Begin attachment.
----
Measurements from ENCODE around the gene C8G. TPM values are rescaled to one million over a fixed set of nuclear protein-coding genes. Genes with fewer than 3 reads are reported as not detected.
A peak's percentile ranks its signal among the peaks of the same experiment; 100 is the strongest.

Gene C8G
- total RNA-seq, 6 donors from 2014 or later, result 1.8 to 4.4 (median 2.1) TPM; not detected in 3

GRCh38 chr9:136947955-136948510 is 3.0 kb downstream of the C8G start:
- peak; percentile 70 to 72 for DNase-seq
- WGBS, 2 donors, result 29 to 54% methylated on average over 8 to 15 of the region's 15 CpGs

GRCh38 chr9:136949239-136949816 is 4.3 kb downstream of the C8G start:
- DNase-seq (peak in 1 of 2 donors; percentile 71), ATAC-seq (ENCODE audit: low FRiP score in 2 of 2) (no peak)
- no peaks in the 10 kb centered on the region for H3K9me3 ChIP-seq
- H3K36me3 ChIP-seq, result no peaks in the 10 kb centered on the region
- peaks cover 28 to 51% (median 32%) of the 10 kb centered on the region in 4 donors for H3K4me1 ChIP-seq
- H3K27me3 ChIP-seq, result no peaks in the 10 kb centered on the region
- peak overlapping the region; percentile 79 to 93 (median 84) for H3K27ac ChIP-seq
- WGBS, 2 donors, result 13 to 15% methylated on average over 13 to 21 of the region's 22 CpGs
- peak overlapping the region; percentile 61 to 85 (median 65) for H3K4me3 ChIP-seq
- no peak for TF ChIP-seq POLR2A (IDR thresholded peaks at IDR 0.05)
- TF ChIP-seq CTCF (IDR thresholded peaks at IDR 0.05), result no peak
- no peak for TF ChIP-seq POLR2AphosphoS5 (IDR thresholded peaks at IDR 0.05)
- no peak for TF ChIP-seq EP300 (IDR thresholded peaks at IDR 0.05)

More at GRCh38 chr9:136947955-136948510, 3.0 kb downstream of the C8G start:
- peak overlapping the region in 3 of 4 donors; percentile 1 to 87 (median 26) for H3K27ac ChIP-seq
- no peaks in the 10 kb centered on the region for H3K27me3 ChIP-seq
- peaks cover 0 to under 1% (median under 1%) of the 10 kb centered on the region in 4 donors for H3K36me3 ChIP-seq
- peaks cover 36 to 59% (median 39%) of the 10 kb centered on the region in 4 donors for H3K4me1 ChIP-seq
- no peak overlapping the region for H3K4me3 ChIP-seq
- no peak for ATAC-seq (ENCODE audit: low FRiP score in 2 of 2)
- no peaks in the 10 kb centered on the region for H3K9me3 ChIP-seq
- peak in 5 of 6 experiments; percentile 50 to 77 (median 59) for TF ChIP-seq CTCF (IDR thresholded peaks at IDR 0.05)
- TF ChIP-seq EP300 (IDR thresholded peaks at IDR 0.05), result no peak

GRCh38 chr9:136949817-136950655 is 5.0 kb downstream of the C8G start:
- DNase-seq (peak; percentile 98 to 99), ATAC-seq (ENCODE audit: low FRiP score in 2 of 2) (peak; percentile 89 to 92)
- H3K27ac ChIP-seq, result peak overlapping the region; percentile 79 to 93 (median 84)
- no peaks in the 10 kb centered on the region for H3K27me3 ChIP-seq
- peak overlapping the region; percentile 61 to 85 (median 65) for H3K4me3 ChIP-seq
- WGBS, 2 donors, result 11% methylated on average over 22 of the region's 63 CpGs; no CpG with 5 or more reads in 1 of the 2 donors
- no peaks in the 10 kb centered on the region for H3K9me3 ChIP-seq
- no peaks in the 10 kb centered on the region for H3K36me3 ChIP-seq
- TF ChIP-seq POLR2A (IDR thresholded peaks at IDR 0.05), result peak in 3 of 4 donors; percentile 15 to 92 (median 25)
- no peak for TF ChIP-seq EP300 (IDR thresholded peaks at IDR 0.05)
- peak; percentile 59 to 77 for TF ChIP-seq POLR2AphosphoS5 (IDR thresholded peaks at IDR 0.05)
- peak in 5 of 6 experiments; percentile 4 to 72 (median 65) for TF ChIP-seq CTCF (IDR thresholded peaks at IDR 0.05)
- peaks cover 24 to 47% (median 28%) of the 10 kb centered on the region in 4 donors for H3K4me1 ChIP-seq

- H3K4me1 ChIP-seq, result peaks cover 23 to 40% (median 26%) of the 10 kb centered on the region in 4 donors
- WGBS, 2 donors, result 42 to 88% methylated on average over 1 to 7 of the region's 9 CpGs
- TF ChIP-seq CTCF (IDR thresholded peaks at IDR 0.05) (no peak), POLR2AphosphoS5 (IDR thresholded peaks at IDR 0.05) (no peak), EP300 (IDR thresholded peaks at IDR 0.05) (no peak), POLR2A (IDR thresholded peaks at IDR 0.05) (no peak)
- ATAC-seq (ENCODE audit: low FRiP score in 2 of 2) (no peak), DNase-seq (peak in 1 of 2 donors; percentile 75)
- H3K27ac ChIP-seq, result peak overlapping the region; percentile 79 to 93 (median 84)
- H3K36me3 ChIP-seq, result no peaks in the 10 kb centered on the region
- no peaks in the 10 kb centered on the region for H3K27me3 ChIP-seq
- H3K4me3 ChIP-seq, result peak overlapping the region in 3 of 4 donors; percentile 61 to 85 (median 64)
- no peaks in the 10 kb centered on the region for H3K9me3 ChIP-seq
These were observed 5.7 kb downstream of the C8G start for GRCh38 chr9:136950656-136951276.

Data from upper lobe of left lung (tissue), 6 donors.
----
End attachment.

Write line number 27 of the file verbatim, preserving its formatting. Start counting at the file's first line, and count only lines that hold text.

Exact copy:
- no peak for ATAC-seq (ENCODE audit: low FRiP score in 2 of 2)